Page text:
The APA is the American Psychological Association. The APA format is a set of style rules to use when writing papers in the allied health fields. It includes rules about your paper's title page and sections, but it also tells you exactly how to cite the sources you use. You are required to follow the APA format; it's not optional. Following these guidelines is an important part of avoiding plagiarism.
For detailed information, check out the links and information below.
An in-text citation and a reference citation will be needed for each source you borrow an idea from. Any website, book, or article you quote, summarize, or paraphrase will need to have a these two items.
An in-text citation goes right after a borrowed idea within papers body. It gives just enough to tell the reader which source it is from on the reference page. APA in Minutes is a video from Humber Library for a step-by-step guide. Additional examples are below.
(Author's last name, year, page #)
"Advertising really began to increase in the 19th century with the advent of the industrial age. Populations increased, and more and more products came on the market" (Ferguson, 2016, p. 51).
(Author's last name, year)
As goods became more readily available for purchase during the industrial age, producers really began to increase their advertising to the masses (Ferguson, 2016).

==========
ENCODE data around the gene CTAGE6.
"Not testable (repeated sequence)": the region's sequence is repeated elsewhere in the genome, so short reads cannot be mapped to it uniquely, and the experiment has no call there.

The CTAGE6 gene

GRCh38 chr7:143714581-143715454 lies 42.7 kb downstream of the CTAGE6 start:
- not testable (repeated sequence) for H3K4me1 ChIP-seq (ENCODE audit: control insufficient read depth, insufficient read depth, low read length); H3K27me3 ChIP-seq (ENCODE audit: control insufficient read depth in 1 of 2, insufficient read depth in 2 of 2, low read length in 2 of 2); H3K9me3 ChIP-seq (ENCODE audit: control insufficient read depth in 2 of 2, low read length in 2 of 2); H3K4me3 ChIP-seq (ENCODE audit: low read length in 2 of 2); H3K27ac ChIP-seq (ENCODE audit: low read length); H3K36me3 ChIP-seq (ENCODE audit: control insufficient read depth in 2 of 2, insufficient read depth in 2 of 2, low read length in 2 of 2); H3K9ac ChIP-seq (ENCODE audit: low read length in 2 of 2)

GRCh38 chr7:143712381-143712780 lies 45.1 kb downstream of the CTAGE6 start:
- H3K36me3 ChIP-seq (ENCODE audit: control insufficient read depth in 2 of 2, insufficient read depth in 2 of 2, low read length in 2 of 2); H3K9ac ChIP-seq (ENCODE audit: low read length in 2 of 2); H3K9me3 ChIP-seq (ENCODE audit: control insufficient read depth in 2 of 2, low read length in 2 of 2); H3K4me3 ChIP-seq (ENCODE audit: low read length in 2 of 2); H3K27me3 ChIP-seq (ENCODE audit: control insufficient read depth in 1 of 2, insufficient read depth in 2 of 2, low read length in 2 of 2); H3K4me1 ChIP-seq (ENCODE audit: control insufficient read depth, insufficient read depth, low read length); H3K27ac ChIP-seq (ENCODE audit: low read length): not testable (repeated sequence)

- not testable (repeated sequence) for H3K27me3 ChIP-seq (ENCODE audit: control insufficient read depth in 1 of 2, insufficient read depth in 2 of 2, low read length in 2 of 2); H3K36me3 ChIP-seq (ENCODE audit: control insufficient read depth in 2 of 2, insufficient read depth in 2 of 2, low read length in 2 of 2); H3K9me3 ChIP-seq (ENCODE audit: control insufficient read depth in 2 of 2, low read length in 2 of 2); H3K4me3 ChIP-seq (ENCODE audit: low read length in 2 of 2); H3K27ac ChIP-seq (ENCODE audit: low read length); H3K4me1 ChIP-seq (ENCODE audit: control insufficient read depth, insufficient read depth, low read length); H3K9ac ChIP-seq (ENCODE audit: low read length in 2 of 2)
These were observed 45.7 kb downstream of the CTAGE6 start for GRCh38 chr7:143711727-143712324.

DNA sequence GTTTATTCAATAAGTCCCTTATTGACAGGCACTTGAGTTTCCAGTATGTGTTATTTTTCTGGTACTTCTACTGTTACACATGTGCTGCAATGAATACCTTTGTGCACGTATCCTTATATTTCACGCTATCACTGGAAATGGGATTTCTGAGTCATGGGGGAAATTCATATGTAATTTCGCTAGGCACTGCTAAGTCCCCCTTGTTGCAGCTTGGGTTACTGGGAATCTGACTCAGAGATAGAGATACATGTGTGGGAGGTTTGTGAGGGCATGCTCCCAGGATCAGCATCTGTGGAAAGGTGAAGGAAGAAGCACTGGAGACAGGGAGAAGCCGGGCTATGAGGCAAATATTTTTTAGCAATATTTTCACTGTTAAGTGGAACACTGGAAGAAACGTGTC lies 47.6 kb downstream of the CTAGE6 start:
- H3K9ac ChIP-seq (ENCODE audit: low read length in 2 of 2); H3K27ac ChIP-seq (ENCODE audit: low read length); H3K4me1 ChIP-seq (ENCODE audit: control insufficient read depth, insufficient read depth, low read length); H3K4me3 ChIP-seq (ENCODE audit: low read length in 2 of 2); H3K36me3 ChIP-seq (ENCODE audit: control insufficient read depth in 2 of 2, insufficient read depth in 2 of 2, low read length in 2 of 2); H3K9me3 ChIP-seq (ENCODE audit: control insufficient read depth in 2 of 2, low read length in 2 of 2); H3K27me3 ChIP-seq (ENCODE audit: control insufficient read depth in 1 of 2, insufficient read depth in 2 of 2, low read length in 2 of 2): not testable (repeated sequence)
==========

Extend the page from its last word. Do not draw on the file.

Reference citations belong on a separate References page at the end of your document. There should be a reference citation that corresponds to each different in-text citation within the body of a paper. To create a References page, follow these steps:
Create a new blank page at the end of a document
Type the word References at the top center of the page. Do not bold or italicize.
Alphabetize sources by last name of the first author.
Sources by the same author should be categorized from earliest source to most recent (for example, 1999 will come before 2001).
Reference citations go on a separate References page at the end of your paper. Each type of source has a different format that must be copied exactly.
Author, A. (Year). Title of the book. City of publication, State: Publisher.
Sunstein, C.R. (2006). Infotopia: How many minds produce knowledge. New York, NY:
Oxford University Press.
Author, A. (Year). Title of webpage. Retrieved from http://urlofthewebsite.com
American Psychological Association (n.d.). Confronting childhood obesity. Retrieved
Author, A. M., Author2, B. (Year). Title of journal article in sentence case.
Title of Journal. Vol.(issue), pages. Retrieved from http://website url.
Piazza, M., Nomo, H., & Valenzuela, F. (2012). Being amazing Dodgers: Why we're
better than everyone else. Journal of Baseball Teams, 23(1), 23-28. Retrieved from
Author, A. A. [User name]. (year, month day). Title of video [Video file]. Retrieved
NASA [NASA video.gov] (2015, August 5). EPIC view of moon transiting
Earth. [YouTube]. Retrieved from https://www.youtube.com/watch?
A hanging indentation means every line after the first line in a citation must be indented. It's required in APA format. But it's pretty easy to do in Microsoft Word. Check out this easy PDF tutorial.
An annotated bibliography is a great research tool. It sounds more difficult than it is. A bibliography is a list of reference citations, just like your References page. An annotated bibliography means that each reference citation is also followed by a short description of the work you are citing. The description is called an annotation.
Your annotation should do the following things:
Note: It is NOT ok to copy the abstract of an article or someone else's summary for your annotation. This is still considered plagiarism.